The following describes strategies and associated actions to implement this recommendation.

Invest strategically in the freight network

The region’s status as a national freight hub with an extensive existing network requires coordinated investment. CREATE is a public-private partnership between freight railroads, U.S. DOT, IDOT, the City of Chicago, Cook County, Metra, and Amtrak.[1] While public and private investment in CREATE has greatly improved rail movement in the region and nationwide, the effort requires continued investment with a focus on public benefits. See the recommendation Build regionally significant projects for more information.


In addition to freight rail projects, the region must also prioritize its roadway investments and foster new partnerships to support truck movements. Addressing the region’s truck bottlenecks provides one option to reduce truck and auto congestion. The region may also need to explore new solutions for facilities that experience a high volume of truck traffic. Any infrastructure investment should be complemented by policy shifts on routing and permitting that make full use of the existing system.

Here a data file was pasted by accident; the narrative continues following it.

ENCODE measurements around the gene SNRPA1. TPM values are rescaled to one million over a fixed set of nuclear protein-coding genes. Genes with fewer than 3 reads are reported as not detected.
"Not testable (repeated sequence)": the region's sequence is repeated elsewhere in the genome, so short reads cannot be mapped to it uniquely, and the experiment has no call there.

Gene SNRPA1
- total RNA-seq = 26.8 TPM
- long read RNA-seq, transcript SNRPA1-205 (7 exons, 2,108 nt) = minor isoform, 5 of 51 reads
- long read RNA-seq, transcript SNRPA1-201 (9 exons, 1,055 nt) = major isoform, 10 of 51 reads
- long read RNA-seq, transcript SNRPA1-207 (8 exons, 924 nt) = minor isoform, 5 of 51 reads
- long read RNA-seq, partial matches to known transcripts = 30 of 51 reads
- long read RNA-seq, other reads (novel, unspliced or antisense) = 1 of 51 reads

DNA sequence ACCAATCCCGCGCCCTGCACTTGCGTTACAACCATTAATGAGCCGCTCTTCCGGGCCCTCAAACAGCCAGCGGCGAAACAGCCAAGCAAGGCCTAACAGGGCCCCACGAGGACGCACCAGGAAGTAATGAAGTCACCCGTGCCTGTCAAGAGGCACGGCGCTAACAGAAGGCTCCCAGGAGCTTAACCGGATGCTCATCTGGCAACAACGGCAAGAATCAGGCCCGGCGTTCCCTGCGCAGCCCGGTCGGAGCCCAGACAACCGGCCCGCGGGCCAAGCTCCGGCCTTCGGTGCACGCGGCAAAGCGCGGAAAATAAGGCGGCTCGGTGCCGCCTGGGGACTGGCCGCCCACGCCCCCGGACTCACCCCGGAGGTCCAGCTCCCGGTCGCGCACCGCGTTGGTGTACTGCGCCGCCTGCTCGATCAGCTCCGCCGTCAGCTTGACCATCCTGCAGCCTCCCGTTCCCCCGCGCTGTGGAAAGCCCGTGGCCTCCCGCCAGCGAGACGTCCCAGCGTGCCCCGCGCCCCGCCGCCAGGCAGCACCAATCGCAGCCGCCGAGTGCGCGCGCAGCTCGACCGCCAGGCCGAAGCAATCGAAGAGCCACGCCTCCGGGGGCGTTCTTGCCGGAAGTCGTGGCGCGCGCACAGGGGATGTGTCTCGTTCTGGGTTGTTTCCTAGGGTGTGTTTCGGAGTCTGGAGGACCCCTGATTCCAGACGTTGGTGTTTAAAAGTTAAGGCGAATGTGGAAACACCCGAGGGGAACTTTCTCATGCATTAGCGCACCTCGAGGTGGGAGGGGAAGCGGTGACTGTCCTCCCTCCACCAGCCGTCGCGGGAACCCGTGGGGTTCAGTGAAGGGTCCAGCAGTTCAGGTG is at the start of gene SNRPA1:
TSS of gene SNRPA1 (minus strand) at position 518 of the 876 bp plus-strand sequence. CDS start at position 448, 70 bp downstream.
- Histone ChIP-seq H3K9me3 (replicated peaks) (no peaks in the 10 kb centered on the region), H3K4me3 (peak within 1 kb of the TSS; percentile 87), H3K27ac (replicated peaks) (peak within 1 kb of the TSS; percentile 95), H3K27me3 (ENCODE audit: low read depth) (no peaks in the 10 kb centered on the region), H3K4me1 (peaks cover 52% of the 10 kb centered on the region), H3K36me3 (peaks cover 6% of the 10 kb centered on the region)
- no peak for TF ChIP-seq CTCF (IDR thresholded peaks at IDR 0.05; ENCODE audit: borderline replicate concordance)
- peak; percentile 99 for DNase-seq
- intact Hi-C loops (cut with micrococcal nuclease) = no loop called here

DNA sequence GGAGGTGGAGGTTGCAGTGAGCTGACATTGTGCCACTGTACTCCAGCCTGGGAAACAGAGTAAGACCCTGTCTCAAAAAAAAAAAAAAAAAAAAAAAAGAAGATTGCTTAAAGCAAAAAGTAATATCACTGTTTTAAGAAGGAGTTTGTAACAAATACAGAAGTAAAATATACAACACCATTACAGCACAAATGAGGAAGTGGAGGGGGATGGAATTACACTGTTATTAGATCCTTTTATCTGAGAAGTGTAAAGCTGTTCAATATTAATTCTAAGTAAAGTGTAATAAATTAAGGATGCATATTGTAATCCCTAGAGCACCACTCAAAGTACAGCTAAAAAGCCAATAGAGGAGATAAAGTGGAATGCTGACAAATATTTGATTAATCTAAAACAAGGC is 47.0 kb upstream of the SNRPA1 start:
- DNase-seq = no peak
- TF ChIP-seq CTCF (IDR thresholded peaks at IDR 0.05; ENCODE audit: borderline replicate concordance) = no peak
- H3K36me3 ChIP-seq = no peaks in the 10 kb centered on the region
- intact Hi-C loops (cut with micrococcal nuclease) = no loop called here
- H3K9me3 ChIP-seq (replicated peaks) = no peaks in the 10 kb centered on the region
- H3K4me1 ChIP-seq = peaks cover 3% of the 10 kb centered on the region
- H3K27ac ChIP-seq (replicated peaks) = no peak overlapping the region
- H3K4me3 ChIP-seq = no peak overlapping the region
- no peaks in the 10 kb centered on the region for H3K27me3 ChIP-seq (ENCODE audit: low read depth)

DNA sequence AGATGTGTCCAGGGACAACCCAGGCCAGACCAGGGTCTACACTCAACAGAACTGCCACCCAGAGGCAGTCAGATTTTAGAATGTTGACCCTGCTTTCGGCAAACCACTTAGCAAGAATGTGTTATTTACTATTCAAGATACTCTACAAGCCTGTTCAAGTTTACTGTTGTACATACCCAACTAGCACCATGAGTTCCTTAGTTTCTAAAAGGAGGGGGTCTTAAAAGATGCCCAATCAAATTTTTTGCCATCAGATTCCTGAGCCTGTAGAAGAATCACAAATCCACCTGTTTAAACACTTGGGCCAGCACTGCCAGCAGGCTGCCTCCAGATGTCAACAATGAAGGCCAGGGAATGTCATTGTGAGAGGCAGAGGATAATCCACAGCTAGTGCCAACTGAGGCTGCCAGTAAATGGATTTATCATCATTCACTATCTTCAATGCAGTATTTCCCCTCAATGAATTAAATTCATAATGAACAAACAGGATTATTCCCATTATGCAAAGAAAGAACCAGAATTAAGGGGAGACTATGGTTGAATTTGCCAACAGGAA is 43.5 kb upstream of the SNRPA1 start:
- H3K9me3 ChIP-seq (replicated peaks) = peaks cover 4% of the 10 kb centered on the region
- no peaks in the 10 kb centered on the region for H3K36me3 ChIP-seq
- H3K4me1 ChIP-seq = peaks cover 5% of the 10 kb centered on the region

Finally, while they are not part of the surface transportation network, the region’s air and rail facilities are important nodes in the region’s and nation’s freight network. They support local development and industries, with extensive impacts on nearby road and rail movements. In many cases, the Port of Chicago and O’Hare Airport are the gateway for global commerce, so ensuring strong connections between these facilities and the rest of the region is an essential component of supporting our freight network.

The CREATE partners should complete the 75th St. CIP and then complete the remaining projects in the program.

Private rail partners should provide substantive documentation of and data supporting the public benefits of CREATE projects and continue to financially support the program.

CMAP and highway agencies should prioritize among the region’s rail grade crossings and direct funds for improvement, along with study of feasibility and alternatives to separation.

CMAP and highway agencies should address truck bottlenecks in future improvements.

CMAP and highway agencies should explore truck lanes, truck-only routes, and other options to aid goods movement and reduce conflicts on the region’s expressway network.

CMAP, highway agencies, and rail partners should enhance freight connections to the region’s port and airport facilities.

Develop a unified regional approach for freight transportation issues